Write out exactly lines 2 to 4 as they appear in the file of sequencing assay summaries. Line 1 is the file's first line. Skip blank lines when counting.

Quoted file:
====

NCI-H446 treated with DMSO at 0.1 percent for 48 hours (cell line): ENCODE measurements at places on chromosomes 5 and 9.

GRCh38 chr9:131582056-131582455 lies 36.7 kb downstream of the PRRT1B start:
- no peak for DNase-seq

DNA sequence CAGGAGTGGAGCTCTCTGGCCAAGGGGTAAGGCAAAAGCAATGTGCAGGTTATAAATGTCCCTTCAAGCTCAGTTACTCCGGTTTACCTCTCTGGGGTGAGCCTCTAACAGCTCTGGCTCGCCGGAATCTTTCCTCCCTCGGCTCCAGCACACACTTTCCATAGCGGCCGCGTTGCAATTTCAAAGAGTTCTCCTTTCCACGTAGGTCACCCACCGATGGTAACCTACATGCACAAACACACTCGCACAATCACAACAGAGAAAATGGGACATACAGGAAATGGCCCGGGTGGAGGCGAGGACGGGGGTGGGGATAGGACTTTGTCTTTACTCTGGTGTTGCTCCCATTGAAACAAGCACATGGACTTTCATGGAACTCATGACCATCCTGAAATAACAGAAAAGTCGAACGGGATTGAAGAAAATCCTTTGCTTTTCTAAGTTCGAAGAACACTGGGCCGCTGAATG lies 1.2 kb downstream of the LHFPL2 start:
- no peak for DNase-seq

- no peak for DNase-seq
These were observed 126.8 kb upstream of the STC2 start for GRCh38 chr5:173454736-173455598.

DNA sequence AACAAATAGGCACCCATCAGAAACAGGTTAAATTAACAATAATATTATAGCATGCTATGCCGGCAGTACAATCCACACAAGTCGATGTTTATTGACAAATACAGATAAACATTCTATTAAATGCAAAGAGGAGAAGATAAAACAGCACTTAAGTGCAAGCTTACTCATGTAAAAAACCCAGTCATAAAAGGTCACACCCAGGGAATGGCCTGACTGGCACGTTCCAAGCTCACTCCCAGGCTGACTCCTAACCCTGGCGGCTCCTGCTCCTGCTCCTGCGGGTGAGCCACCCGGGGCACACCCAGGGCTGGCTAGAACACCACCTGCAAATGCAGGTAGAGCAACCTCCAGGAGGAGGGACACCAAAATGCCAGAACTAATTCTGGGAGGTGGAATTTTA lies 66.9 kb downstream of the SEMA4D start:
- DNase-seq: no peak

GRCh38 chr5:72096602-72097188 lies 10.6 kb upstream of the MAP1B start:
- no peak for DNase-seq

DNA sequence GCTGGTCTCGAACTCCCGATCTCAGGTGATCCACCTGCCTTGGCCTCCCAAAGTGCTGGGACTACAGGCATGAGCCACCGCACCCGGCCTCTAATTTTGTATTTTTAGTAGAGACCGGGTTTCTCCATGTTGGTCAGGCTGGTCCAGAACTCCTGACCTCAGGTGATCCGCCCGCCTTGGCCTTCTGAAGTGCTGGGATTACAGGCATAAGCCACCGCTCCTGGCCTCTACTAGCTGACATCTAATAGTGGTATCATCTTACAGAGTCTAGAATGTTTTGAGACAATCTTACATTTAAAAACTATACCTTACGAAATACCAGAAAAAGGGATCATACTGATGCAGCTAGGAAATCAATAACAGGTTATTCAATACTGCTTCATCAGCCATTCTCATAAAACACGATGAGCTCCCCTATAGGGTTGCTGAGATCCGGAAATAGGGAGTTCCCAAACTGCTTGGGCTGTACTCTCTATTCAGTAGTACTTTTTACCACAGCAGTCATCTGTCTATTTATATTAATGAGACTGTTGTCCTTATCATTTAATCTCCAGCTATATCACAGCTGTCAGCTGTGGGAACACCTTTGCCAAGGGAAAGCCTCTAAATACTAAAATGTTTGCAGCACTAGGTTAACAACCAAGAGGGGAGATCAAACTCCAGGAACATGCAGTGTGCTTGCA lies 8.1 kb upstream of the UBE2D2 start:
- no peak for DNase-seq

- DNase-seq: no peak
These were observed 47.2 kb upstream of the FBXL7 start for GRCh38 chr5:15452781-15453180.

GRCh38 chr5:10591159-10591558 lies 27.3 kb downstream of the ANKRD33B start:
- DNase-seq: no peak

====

GRCh38 chr9:131582056-131582455 lies 36.7 kb downstream of the PRRT1B start:
- no peak for DNase-seq

DNA sequence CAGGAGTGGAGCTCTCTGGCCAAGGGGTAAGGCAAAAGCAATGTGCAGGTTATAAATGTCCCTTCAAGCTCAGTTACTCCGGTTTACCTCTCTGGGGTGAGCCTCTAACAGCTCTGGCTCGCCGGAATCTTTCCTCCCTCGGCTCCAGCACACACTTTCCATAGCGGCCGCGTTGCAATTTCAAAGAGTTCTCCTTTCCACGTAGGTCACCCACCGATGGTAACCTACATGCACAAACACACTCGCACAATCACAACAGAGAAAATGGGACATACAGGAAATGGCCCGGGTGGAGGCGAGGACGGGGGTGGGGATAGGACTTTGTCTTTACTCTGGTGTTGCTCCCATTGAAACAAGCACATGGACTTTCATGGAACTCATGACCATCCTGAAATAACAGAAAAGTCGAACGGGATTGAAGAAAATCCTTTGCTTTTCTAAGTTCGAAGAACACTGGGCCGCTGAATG lies 1.2 kb downstream of the LHFPL2 start: